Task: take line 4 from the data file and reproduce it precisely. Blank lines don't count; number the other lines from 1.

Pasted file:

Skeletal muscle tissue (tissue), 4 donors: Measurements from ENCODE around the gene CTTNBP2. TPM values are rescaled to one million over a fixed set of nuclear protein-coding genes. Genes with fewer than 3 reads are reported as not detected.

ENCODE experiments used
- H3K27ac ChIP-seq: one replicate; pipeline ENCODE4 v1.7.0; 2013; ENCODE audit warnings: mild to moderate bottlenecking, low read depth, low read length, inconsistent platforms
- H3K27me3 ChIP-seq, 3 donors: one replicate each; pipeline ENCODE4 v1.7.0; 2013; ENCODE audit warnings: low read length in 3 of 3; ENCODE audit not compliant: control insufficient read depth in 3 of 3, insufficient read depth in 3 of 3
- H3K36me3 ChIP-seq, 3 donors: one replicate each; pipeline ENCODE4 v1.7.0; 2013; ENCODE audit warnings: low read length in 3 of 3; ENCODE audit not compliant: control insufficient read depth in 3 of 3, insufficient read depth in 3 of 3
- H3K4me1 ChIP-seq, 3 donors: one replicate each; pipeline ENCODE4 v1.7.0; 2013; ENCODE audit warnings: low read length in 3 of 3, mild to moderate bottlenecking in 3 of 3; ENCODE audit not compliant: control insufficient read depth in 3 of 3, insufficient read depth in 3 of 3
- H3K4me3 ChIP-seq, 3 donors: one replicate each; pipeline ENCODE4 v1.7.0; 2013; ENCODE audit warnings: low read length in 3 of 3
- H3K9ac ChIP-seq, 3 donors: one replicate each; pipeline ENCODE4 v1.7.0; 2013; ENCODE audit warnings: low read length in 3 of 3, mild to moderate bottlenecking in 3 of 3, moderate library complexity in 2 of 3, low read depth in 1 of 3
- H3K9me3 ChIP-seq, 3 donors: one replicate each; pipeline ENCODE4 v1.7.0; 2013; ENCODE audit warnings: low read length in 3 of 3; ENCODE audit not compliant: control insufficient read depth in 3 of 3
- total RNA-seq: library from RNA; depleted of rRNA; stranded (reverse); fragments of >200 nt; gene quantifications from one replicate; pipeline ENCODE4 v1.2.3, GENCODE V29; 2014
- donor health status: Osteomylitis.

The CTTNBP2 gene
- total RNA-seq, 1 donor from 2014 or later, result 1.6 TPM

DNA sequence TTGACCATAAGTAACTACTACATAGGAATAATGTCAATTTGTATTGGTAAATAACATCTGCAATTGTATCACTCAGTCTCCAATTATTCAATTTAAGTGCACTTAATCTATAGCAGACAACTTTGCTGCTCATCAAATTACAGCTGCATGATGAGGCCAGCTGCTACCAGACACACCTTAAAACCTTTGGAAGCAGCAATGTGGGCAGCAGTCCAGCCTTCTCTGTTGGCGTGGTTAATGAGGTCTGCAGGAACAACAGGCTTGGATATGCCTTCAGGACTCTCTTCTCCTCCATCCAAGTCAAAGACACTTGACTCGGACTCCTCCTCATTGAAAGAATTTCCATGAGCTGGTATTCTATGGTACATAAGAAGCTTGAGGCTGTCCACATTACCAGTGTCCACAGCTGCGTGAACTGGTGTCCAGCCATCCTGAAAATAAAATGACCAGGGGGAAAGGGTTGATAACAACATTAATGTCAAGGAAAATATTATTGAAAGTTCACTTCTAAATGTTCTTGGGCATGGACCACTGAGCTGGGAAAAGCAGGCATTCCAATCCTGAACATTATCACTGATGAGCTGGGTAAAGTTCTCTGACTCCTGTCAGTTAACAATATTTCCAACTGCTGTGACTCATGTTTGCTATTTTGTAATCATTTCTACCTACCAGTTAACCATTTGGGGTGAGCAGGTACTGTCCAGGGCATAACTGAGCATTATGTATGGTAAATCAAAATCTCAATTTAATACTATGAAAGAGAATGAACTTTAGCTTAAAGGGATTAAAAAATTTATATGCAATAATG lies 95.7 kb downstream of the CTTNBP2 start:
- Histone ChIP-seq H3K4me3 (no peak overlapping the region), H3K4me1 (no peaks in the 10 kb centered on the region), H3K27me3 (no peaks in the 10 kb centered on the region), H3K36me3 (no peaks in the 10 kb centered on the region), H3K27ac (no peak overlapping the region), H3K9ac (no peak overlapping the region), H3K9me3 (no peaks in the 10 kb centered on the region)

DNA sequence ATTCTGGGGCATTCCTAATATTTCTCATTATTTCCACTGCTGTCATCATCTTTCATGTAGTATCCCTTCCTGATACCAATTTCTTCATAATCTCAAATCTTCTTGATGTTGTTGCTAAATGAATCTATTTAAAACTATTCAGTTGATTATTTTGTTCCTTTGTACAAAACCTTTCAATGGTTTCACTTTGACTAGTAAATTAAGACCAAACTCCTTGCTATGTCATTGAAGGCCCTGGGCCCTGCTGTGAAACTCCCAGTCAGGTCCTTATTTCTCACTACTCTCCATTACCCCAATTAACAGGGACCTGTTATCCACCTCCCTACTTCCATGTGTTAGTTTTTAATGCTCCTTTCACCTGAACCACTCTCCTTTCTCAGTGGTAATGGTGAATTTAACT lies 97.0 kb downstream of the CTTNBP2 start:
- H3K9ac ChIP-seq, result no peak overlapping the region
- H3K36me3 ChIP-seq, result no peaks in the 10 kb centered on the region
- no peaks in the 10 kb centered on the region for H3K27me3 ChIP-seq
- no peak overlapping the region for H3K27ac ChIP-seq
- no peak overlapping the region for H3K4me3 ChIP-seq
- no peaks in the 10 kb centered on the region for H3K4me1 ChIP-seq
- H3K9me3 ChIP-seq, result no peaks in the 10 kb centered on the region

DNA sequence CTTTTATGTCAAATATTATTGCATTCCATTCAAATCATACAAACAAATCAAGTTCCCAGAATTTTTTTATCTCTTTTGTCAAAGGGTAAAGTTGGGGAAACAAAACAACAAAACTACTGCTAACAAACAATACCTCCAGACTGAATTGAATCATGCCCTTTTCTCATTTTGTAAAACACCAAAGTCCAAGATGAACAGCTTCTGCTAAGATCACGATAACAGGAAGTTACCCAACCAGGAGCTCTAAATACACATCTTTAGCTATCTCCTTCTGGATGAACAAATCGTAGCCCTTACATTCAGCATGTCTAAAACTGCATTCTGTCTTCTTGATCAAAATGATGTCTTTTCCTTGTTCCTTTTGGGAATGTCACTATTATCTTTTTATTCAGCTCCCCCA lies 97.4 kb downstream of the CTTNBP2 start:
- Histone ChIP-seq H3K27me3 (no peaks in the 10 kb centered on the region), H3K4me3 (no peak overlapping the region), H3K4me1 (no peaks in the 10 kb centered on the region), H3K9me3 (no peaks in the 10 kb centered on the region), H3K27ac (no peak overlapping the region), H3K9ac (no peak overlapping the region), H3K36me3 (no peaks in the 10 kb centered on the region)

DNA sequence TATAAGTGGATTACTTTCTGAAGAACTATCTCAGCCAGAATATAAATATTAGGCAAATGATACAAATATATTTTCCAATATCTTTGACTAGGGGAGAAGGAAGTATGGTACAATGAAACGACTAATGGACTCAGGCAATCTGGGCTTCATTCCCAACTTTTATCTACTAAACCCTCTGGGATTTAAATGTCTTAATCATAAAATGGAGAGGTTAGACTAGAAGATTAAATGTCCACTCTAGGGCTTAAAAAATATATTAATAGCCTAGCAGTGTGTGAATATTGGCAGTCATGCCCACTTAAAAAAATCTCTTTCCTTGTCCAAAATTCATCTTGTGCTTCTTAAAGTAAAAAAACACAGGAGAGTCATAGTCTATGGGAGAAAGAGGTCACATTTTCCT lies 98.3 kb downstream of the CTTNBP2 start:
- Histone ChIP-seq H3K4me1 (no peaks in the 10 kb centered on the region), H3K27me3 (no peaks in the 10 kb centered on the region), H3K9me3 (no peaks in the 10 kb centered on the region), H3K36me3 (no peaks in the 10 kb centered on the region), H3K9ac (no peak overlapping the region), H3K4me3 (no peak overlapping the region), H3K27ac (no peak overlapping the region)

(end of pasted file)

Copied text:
- H3K27me3 ChIP-seq, 3 donors: one replicate each; pipeline ENCODE4 v1.7.0; 2013; ENCODE audit warnings: low read length in 3 of 3; ENCODE audit not compliant: control insufficient read depth in 3 of 3, insufficient read depth in 3 of 3